Bells Broadcast: Eccentric vs Concentric Exercise… What is it and how can you use it?

When thinking about the different phases and components of different exercises, we can break them down into multiple sections. This includes pushing, pulling, raising, and lowering. If we separate these components and ensure each are performed adequately, we will see an overall improvement in the exercise.

Today, Annabel and the teams at Longevity Exercise Physiology Drummoyne, EdgecliffMarrickvilleBella VistaRandwickPymbleBalmainNeutral Bay, Coburg – Melbourne, and Barrie, Ontario – Canada will have a discussion about eccentric and concentric movements and how they can impact your exercise program.


Let’s delve into what these terms mean and how they can be incorporated into your exercise program. All resistance based exercises such as push ups, squats, curls, and everything in between have both a concentric and eccentric component. Concentric movement is when the muscle shortens while producing force (contracting the muscle). For example, this happens when you are lifting the weight during a biceps curl. Comparably, eccentric movement is when the muscle lengthens while producing force. For example, when you’re lowering the weight down during a biceps curl. One can say that you’re often stronger in the eccentric phase of the lift since you’re holding back the weight (Bortenschlager, 2020).


“Concentric movement is when the muscle shortens while producing force whereas eccentric movement is when the muscle lengthens while producing force.”


Due to the architecture of our working muscles, we are capable of handling roughly 30% more force when our muscles are contracting eccentrically compared to when contracting concentrically. If we apply this to our squatting movements, we can see this phenomenon play out in our daily lives.

Which movement is better to be gaining increases in strength?

Studies have identified that both movements lead to increased hypertrophy or muscle mass. Some evidence suggests that eccentric training promotes muscle mass more than concentric. This may be due to a more rapid response of muscle building (anabolic) signalling and induced muscle adaptation. Most studies favour the eccentric movement to produce a higher increase in muscle hypertrophy compared with concentric training, however, the difference in effect is very small – on average 3.2% more muscle growth from eccentric movements (Roig et al., 2008).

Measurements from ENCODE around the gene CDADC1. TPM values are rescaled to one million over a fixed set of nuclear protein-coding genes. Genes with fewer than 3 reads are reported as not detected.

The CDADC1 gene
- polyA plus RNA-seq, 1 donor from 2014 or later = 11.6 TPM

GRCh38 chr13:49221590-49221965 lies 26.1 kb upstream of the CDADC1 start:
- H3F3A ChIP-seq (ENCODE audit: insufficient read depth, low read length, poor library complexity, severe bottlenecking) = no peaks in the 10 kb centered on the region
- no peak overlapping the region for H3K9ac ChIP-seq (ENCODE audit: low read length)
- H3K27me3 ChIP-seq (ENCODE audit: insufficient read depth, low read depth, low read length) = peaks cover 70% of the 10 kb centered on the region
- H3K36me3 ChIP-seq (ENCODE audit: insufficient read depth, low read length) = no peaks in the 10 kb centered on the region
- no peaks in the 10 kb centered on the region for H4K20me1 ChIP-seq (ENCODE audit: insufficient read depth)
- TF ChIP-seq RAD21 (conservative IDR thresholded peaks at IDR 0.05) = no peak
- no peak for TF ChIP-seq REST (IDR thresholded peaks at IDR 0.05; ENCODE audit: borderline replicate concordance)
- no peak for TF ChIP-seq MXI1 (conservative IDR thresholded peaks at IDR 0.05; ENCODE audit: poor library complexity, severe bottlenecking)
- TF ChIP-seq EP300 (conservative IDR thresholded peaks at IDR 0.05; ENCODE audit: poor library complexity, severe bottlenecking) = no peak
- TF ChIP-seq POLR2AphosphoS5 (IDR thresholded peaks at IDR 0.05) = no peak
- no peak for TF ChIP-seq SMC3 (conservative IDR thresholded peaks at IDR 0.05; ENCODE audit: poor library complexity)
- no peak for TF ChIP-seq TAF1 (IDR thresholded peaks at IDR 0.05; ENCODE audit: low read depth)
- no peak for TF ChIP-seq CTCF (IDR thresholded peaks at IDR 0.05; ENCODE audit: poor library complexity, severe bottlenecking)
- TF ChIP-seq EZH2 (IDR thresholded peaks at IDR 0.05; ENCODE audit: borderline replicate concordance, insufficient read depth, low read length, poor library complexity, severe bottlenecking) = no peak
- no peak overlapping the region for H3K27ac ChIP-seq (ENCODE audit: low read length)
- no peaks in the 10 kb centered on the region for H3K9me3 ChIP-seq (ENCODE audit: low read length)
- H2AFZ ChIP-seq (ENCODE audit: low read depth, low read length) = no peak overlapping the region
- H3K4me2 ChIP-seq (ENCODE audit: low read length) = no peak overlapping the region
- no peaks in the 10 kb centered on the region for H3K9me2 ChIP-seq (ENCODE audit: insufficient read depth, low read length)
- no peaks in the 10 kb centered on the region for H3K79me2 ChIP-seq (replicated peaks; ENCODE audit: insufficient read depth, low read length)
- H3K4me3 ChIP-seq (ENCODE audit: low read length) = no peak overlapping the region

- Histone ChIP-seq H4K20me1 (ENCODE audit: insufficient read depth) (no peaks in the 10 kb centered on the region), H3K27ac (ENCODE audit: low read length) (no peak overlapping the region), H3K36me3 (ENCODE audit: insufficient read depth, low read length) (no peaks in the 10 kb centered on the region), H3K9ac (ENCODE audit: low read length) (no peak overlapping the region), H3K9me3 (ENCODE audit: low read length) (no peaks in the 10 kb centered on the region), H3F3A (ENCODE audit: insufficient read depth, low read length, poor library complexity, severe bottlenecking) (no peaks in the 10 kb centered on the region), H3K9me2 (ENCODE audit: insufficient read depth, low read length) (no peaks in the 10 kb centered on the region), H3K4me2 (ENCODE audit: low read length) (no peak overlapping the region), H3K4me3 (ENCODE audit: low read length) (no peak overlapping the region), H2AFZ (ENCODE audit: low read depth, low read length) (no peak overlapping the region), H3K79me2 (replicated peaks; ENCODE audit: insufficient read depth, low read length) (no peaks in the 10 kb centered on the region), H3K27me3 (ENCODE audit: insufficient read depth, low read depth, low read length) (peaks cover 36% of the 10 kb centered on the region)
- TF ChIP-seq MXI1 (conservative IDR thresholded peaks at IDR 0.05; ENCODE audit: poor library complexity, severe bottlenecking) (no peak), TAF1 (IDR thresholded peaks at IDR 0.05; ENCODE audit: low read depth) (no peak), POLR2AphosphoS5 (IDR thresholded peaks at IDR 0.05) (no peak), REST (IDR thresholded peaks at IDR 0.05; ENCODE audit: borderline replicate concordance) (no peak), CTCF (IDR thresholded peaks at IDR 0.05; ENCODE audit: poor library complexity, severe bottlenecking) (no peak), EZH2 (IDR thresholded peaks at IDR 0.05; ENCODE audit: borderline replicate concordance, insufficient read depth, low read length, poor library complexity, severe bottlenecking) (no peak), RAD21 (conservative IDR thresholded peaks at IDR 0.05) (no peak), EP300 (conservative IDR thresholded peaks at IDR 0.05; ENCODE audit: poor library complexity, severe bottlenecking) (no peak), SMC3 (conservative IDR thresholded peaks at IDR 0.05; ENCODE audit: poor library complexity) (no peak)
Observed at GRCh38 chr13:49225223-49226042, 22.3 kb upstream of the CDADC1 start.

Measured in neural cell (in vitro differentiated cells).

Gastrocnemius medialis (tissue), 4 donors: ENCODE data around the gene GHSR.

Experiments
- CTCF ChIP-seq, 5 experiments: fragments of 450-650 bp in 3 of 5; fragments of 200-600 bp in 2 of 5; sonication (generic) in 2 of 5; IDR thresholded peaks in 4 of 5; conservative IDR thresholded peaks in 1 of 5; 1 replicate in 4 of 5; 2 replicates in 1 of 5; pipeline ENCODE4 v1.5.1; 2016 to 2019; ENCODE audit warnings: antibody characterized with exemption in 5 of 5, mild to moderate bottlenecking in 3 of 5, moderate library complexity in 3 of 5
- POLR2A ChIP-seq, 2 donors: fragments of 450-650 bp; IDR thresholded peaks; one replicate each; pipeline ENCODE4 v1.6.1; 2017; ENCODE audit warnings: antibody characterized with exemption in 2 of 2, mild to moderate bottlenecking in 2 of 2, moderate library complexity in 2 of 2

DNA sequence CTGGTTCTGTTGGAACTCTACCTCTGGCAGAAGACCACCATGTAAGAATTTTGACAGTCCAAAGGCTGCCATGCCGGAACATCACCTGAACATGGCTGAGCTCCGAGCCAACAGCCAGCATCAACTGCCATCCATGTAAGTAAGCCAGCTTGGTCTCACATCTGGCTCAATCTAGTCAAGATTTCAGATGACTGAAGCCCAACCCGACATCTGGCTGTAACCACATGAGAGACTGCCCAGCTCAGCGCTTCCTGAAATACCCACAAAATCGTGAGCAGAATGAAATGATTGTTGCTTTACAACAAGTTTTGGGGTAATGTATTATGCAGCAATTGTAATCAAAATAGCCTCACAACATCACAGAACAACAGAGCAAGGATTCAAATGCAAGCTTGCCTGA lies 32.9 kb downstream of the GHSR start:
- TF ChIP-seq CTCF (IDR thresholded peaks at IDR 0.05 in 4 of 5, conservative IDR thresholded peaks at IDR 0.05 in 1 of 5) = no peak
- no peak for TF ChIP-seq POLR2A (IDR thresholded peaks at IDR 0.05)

Another analysis found that eccentric exercise was performed at higher intensities and when compared with concentric training, total strength and eccentric strength increased more significantly. However, compared with concentric training, strength gains after eccentric training appeared more specific in terms of velocity and mode of contraction. Eccentric training performed at high intensities was shown to be more effective in promoting increases in muscle mass.

“Both movements, eccentric and concentric, lead to increased hypertrophy or muscle mass.”

In contrast to the previous findings, loading differences between the two movements can contribute to the small advantage of eccentric lifting. During eccentric lifting one often tends to use a heavier weight. It may also be because you’re nearing your maximum and therefore lifting more weight. Growth-related effects of eccentric training appear to be related to the higher loads developed during eccentric contractions (Schoenfeld et al., 2017).

To conclude, both concentric and eccentric movements seem to be equally important for muscle growth during resistance training. So, it is important to start with general strength training. Using both concentric and eccentric movements in your training program can lead to substantial increases in strength over the long term.


If you want to have a better understanding about eccentric and concentric movements or how you can implement them into your exercise regime give Longevity Exercise Physiology Drummoyne, EdgecliffMarrickvilleBella VistaRandwickPymbleBalmainNeutral Bay, Coburg – Melbourne, and Barrie, Ontario – Canada a call on 1300 964 002.







Written by Annabel Bergman


Bortenschlager, M., 2020. Concentric vs. eccentric exercises: How they affect your muscles. Available at: [Accessed August 24, 2022].

Roig, M. et al., 2008. The effects of eccentric versus concentric resistance training on muscle strength and mass in healthy adults: A systematic review with meta-analysis. British Journal of Sports Medicine, 43(8), pp.556–568.

Schoenfeld, B.J. et al., 2017. Hypertrophic effects of concentric vs. eccentric muscle actions: A systematic review and meta-analysis. Journal of Strength and Conditioning Research, 31(9), pp.2599–2608.


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